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January/Februaty 2018
 
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Up the Ladder of Gold, by E. Phillips Oppenheim (1931)

"Switch off the wireless—it's an Oppenheim" reads a front-cover blurb for E. Phillips Oppenheim (1866-1946), one of the British fast-fiction greats of the early to mid-twentieth century. Mainly famous for snobbish mysteries set on the French Riviera, "Oppy" also turned his dreadfully fluent pen to writing science fiction, e.g. Mr. Mirakel (1943). Up the Ladder of Gold can be seen as a proto-politico/low-techno thriller.

Warren Rand—"the human riddle of two hemispheres"—is an American billionaire newspaper proprietor and financial wizard, with an international cable-communications network. His ambition is to establish a forty-year period of world peace—by sabotaging a League of Nations Disarmament Treaty through bribery, coercion, and whatever else it takes. Rand is a member of the Benevolent Dictators Appreciation Society. The ends will justify the means—and we'll all thank him for it later, right? "No one can read inside my mind," Rand declares, "nor shall I take anyone into my confidence. I do this because I choose to do it."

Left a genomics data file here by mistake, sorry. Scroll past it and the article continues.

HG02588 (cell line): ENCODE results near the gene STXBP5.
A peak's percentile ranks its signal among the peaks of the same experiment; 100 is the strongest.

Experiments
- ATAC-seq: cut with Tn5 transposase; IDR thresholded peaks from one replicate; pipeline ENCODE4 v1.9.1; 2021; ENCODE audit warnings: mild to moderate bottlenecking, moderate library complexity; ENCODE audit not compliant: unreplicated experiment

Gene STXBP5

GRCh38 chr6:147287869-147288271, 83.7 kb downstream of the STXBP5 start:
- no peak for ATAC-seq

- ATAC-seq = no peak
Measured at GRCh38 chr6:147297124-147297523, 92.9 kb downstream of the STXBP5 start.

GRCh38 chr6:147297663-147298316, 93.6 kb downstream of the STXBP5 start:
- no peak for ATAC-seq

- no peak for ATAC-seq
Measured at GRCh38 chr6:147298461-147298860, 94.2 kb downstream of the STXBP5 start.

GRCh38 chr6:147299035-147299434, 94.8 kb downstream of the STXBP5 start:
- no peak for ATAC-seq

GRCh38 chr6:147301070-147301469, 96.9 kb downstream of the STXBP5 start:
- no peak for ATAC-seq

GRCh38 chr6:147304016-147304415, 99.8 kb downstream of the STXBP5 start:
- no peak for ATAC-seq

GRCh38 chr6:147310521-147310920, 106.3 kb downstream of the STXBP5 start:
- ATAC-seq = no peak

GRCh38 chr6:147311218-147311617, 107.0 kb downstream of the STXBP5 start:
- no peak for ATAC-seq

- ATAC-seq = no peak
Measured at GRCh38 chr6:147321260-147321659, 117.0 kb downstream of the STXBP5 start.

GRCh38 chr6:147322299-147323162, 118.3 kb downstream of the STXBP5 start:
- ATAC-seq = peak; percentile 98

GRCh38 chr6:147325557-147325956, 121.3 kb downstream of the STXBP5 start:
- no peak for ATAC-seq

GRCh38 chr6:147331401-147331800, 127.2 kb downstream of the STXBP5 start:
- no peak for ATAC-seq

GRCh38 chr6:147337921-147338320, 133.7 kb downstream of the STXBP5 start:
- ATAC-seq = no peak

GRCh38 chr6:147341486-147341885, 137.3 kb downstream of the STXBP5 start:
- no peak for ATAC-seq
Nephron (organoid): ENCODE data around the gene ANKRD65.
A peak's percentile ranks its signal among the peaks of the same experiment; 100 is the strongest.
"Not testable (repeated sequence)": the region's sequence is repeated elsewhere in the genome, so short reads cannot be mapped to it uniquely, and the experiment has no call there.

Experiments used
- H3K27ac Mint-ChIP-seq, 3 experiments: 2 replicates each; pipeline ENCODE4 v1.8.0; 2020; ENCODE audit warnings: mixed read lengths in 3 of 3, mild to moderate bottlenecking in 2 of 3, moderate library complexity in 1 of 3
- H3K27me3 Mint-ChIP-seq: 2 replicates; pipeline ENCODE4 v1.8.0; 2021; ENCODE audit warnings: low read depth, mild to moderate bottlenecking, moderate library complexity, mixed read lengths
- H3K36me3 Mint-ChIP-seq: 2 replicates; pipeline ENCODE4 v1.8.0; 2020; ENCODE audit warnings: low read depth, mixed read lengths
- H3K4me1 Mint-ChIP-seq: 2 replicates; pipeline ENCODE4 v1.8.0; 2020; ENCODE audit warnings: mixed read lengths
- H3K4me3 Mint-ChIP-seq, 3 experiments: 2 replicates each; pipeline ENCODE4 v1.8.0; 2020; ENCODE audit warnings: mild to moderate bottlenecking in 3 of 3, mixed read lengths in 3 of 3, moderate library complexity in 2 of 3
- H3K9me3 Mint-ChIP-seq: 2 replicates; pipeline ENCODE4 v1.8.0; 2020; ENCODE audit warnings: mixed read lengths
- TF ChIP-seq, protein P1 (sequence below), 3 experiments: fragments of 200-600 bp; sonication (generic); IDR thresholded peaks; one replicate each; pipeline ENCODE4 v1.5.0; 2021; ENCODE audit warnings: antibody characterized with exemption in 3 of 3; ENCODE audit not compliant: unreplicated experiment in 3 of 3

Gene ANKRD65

Rand's most cunning plan is to corner the market in gold. Unlike Auric Goldfinger, however, this methodical madman wants to buy Fort Knox, not rob it. Ian Fleming admitted to being an Oppy fan when he was a lad, and it shows. Ernst Stavro Blofeld himself was an amalgam of Warren Rand and other Oppian world-domination types, from Mysterious Mr. Sabin (1898) onward. M would have taken a dim view, though there is more than a touch of the old bulldog in the ultimately rather likeable rogue trader.

Researching this article has been a nostalgic, not to say guilty, pleasure. I haven't switched on the wireless in weeks!

—Graham Andrews

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